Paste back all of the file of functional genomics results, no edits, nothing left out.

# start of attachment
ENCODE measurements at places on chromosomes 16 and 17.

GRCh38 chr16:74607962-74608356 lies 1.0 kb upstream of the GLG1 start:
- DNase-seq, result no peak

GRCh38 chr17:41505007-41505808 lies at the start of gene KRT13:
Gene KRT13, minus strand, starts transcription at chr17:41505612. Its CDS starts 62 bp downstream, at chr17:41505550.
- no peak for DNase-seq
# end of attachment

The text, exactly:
ENCODE measurements at places on chromosomes 16 and 17.

GRCh38 chr16:74607962-74608356 lies 1.0 kb upstream of the GLG1 start:
- DNase-seq, result no peak

GRCh38 chr17:41505007-41505808 lies at the start of gene KRT13:
Gene KRT13, minus strand, starts transcription at chr17:41505612. Its CDS starts 62 bp downstream, at chr17:41505550.
- no peak for DNase-seq